Work it out – how exercise helps promote better mental health

Regular exercise helps to foster better mental health and wellbeing. Getting out and about and keeping active is great for the mind. It helps reduce stress, increase self-esteem, improve our mood, impact depression, and some studies have even identified it as a protective factor for dementia. If you’re not naturally active, don’t worry. It’s not all about gym workouts, protein shakes and feeling the burn. Here are our top five activities that’ll help you integrate more exercise into your life.

Yoga

Over countless centuries yoga has been used as not just a form of exercise, but as a spiritual path that helps to bring about improved mindfulness, reduce stress and promote calmness. Recent studies by Harvard Medical School have linked yoga with improved responses to stress and anxiety. Psychology Today also state that it “increases body awareness, relieves stress, reduces muscle tension, strain, and inflammation, sharpens attention and concentration, and calms and centres the nervous system.” There are yoga classes across all experience levels all over the country now that you could get involved in, as well as apps, videos and countless books.

Walking

Going for a stroll in the park, or even a more adventurous walk helps to encourage positivity and alertness, and when done at a decent pace it helps to burn calories, improve the function of the cardio-vascular system,  and improve muscle tone. It’s also free, doesn’t require any expensive kit and gets you out into the world. It doesn’t have to be about going out on walking weekends, or climbing hills, or even walking long distances. If you can do a little often, you’ll soon see the benefit. It’s a bit of a cliché, but getting off the tube or the bus one stop earlier, or parking the car half a mile further away from work, is enough to get the heart pumping and the mind a little less busy.

Swimming

Swimming is a full body workout, but without many of the physical stresses of the average gym workout. There are other pluses too. Being in the water can help you feel re-energised, and help regulate your breathing to have a positive effect on mindfulness. You’ll also get the anxiety-busting feeling of weightlessness in the water. You don’t need to spend fortunes on an expensive gym membership, as most towns and cities have a swimming pool. If you’re feeling a little adventurous, wild swimming in rivers, lakes and the sea is becoming more popular, and combines the health benefits of swimming with the positive mental impact of being closer to nature.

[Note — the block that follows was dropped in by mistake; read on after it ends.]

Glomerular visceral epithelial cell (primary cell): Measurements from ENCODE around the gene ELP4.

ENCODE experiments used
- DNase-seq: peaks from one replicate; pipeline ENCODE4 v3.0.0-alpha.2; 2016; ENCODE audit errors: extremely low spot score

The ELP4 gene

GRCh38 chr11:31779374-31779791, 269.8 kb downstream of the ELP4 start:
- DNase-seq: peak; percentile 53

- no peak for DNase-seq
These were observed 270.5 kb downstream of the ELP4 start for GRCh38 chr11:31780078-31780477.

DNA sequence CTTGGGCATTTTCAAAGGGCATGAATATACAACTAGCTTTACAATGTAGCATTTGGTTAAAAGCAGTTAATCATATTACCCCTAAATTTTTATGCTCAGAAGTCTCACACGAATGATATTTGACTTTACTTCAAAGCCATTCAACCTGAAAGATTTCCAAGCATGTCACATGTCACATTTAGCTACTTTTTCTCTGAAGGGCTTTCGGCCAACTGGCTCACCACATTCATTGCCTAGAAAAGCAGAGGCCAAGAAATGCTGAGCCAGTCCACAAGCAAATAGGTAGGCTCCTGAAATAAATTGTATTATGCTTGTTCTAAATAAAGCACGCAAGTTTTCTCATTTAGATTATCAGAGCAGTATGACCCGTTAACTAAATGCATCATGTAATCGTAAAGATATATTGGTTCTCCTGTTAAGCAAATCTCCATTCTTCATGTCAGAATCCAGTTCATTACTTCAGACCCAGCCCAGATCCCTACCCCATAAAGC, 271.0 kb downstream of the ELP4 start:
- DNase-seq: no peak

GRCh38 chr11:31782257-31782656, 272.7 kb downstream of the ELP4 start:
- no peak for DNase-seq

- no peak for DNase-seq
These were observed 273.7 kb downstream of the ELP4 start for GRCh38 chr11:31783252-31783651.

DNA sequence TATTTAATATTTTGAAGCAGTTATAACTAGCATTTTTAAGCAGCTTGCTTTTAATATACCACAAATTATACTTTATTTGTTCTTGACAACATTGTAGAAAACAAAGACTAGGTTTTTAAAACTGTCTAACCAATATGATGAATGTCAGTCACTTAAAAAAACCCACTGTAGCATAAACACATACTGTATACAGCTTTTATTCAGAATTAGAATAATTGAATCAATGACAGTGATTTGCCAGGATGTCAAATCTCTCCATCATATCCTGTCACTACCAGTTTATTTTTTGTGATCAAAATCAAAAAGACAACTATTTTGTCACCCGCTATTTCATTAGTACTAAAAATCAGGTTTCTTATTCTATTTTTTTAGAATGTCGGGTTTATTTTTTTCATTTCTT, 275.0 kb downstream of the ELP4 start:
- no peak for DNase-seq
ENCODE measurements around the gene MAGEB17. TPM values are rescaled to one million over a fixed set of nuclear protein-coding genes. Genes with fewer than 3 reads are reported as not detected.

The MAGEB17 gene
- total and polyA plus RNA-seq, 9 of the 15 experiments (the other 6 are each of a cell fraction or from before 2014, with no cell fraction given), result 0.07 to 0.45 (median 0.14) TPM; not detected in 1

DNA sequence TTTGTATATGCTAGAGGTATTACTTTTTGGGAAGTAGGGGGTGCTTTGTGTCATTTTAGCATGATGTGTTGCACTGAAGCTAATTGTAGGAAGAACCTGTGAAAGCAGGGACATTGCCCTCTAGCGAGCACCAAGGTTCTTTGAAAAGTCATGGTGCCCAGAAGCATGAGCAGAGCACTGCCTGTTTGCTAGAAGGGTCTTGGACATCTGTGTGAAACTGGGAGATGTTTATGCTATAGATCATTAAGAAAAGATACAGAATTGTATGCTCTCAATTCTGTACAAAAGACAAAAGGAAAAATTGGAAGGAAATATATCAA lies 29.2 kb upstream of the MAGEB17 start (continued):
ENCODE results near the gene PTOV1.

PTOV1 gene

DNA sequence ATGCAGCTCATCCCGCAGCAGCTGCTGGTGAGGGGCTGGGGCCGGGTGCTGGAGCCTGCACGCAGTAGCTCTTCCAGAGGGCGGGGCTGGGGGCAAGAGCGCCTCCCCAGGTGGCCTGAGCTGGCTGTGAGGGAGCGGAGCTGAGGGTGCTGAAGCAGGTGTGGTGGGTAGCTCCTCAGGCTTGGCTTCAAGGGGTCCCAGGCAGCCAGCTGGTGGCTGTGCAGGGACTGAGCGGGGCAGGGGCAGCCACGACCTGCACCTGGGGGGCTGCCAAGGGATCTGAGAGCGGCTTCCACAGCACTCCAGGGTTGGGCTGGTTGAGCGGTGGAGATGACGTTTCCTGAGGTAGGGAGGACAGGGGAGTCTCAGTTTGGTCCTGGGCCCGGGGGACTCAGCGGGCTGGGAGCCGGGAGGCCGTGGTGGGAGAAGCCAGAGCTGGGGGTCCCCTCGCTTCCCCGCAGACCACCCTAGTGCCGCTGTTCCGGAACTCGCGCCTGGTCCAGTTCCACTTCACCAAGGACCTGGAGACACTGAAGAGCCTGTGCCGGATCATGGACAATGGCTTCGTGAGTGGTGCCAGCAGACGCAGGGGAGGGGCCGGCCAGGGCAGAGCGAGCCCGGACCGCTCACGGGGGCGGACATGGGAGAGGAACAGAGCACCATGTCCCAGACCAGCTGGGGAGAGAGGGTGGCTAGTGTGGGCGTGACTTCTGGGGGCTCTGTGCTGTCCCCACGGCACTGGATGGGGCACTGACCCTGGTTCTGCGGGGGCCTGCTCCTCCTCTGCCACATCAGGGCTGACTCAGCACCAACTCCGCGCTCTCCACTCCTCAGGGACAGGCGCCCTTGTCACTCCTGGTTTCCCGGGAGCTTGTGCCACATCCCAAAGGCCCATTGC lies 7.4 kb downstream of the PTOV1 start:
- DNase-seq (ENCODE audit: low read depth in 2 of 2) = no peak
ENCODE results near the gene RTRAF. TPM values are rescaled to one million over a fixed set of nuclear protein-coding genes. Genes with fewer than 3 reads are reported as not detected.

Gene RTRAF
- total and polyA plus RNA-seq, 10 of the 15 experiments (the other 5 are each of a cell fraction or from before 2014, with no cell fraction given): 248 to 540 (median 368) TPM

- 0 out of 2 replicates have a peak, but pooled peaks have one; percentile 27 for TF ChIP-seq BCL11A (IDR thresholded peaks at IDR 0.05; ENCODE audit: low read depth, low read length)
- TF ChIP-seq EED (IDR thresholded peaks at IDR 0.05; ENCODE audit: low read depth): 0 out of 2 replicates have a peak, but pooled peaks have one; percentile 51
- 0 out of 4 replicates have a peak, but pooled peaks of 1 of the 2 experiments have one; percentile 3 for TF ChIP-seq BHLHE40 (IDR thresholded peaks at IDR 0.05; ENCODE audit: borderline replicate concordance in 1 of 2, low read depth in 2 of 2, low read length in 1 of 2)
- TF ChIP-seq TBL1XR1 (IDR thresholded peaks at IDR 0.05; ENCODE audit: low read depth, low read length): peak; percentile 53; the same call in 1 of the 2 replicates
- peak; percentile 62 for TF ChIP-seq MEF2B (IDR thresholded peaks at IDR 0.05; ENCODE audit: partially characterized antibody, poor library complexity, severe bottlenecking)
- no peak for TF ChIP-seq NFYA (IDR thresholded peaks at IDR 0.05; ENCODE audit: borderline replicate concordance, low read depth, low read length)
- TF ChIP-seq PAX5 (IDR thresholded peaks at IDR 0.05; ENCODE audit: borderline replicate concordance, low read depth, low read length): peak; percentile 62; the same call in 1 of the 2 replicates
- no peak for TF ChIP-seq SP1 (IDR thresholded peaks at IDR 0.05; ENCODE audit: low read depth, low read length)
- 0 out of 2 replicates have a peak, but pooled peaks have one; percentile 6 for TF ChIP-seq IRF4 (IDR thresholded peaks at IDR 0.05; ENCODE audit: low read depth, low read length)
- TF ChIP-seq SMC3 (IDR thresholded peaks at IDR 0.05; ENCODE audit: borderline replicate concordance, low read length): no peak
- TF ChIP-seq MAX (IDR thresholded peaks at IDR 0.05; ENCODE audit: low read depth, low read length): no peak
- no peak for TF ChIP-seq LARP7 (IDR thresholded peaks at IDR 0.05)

Dancing

Perhaps not an obvious choice for 2017, but a Swedish study found that girls struggling with depression, stress and anxiety who took weekly dance classes improved their mental health and reported a boost in mood. What’s more, these positive effects lasted up to eight months after the classes ended! Other studies have linked dancing to higher levels of self-confidence and self-esteem. On top of this, dance brings all the health benefits of sport, as well as the chance to meet people, and listen to a few tunes. There’s only one downside, dancing on tables after one too many cocktails with the girls probably doesn’t count.

There are of course, countless other ways to get the heart pumping and the mind a little clearer. The key is finding something that works for your fitness level and your lifestyle, and then finding a regular place for it in your lifestyle.